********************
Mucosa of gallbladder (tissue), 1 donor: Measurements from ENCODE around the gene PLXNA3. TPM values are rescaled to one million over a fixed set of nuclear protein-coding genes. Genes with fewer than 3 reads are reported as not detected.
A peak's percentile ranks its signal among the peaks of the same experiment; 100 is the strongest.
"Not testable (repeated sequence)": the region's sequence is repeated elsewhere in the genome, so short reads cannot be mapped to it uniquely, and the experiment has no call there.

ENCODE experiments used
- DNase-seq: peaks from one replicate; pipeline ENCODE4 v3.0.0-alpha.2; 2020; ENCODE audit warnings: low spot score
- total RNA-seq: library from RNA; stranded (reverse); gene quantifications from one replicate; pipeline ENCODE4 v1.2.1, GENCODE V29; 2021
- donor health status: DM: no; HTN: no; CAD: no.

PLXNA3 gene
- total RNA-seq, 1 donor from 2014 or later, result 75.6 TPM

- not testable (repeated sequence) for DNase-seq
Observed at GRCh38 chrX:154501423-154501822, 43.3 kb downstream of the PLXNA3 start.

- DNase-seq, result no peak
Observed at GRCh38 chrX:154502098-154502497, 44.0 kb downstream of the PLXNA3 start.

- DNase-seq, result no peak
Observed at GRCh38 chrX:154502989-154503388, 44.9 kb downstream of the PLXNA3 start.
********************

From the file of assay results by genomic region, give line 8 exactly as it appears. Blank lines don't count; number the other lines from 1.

PLXNA3 gene